Creation and the Hidden Light

Parashat Breishit

The Torah relates the story of the six days of creation in order to refute other theories that claim that the universe came into being through some cosmic accident or coincidence. As such, the story of creation speaks only in general terms to illustrate that nothing came into being except at G-d’s command. The Hebrew word, bara, emphasizes this. The word bara, used here for “create,” grammatically can only be used in connection to G-d (never for humans), and alludes to the creation of something from nothing.

The Torah’s narrative of creation is meant to directly establish G-d as the sovereign of the universe. Unlike other creation accounts circulating around the Ancient Near East, the Biblical account makes no attempt to explain the origins of G-d, or try to persuade the listener of G-d’s existence. The existence of God is an axiomatic fact. Therefore it immediately jumps to the explanation of G-d’s creation of heaven and earth.

In verse three, G-d says, “’Let there be light’: and there was light.” However, if one reads more carefully, the sun and moon were not created until the fourth day of creation (see 1:14-19). Therefore, what is the “light” that is being spoken of? Interestingly, there are two possible answers.

Within Jewish tradition there are, of course, a wide variety of perspectives regarding Messiah. Yet, the pre-existence of Messiah, and the presence of Messiah at creation, has been discussed among certain Jewish writers throughout history.

A medieval rabbinic anthology commenting on this verse states:

‘And G-d saw the light, that it was good.’ This is the light of the Messiah…to teach you that G-d saw the generation of Messiah and His works before He created the universe, and He hid the Messiah … under His throne of glory. Satan asked G-d, Master of the Universe: “For whom is this Light under your Throne of Glory?’ G-d answered him, ‘It is for … [the Messiah] who is to turn you backward and who will put you to scorn with shamefacedness (Yalkut Shimoni on Isaiah 60).’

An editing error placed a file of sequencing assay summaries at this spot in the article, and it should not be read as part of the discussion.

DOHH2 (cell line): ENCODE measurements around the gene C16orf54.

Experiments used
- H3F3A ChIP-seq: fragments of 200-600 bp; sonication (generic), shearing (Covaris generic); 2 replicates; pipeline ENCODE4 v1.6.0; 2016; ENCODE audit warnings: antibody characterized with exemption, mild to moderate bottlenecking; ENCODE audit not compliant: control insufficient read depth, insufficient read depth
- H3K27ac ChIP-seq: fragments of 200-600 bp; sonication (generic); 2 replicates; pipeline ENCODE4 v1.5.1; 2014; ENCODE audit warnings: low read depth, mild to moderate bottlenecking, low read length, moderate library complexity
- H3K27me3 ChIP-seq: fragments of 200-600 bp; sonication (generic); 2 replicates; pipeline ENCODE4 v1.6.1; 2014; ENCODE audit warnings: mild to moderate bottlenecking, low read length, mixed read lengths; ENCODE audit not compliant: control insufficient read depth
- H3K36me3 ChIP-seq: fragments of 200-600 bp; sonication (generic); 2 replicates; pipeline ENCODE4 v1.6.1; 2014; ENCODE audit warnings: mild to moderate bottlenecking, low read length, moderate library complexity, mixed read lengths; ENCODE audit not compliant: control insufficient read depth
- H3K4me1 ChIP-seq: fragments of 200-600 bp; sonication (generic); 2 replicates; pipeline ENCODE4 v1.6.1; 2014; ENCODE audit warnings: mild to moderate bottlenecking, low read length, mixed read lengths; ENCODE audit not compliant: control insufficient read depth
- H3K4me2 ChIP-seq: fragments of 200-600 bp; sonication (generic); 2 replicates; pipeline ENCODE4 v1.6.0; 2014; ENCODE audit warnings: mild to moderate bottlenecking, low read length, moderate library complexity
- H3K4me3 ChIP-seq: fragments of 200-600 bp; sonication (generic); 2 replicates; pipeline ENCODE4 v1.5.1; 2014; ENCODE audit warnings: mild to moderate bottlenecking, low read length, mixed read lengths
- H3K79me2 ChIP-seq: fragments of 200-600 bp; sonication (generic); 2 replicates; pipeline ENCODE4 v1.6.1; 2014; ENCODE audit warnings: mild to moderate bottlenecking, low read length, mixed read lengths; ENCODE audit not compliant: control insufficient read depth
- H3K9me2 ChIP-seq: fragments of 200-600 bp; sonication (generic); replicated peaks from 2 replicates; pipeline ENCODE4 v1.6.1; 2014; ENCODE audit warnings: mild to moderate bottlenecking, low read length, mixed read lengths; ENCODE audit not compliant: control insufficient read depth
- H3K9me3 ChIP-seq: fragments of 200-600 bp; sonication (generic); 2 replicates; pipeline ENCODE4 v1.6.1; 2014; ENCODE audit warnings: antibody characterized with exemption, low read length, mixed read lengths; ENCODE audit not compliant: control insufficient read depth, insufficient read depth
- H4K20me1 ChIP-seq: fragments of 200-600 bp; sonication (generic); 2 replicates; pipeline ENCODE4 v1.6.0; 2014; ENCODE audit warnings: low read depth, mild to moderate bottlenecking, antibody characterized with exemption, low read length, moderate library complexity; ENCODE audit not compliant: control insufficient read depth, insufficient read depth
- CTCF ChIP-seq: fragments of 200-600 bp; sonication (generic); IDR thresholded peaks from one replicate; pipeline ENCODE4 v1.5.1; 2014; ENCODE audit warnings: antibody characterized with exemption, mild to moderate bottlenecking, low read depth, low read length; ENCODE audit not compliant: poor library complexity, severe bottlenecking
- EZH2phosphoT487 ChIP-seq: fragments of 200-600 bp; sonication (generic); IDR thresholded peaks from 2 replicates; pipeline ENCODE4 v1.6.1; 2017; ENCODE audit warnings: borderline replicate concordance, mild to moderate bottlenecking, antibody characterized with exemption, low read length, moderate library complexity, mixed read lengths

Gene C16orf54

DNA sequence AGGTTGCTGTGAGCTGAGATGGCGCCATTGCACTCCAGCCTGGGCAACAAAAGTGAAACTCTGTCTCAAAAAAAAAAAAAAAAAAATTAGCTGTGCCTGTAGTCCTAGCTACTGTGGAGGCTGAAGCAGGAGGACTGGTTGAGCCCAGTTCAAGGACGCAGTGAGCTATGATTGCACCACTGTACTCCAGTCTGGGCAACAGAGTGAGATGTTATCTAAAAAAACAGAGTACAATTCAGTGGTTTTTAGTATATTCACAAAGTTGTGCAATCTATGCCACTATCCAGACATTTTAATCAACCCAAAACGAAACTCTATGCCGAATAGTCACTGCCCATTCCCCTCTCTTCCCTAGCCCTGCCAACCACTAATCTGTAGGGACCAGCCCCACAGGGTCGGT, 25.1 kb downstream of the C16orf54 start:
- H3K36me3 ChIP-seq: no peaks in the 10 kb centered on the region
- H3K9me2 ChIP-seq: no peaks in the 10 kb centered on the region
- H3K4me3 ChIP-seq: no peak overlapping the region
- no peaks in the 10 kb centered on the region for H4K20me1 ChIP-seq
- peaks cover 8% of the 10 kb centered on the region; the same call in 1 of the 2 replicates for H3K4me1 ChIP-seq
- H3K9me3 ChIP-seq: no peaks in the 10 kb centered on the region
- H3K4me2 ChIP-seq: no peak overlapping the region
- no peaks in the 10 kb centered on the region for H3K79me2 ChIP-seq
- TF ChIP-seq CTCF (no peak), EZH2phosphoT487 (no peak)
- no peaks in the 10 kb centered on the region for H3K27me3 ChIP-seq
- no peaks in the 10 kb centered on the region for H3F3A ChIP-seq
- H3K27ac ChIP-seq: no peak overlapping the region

According to Midrash HaGadol, “The final goal of humanity is to attain the state of the days of Mashiach; therefore the name of Mashiach had to be formulated even before the world’s inception (Midrash HaGadol, 1:1).”

Another perspective in the Talmud relates:

It was taught that seven things were created before the world was created; they are the Torah, repentance, the Garden of Eden, Gey-Hinnom, the Throne of Glory, the Temple, and the name of the Messiah … The name of the Messiah, as it is written: ‘May his name endure forever, may his name produce issue prior to the sun (Pesachim 54a, Nedarim 39a, also Midrash on Ps. 93:3).’

The light, which some rabbis speak of as alluding to the Messiah can also serve as a representation of the “Ein Sof,” the hidden/unexplainable aspect of G-d. There is a midrashic legend that teaches that this light was hidden until the time of the Messianic Age, after which it will be once more revealed. When this happens, it will be like in the Book of Revelation (Rev. 21:22-23, 22:5, etc.), where there will no longer be any need of the sun, for G-d’s “Ein Sof,” His presence, will provide all needed light.

However, nowhere is the Messiah more clearly connected to the themes of light and creation than in the Gospel of John:

“In the beginning was the Word, and the Word was with G-d, and the Word was G-d. He was with G-d in the beginning. All things came to be through him, and without him nothing made had being. In him was life, and the life was the light of mankind. The light shines in the darkness, and the darkness has not suppressed it … the Word became flesh, and dwelt among us, and we saw his Sh’khinah, the Sh’khinah of the father’s only Son, full of grace and truth (John 1:1-5, 14).”

May our divine Messiah, Yeshua, who was present at creation, continue to work in each of our lives to dispel the darkness, and make each of us into a new creation!

About Rabbi Joshua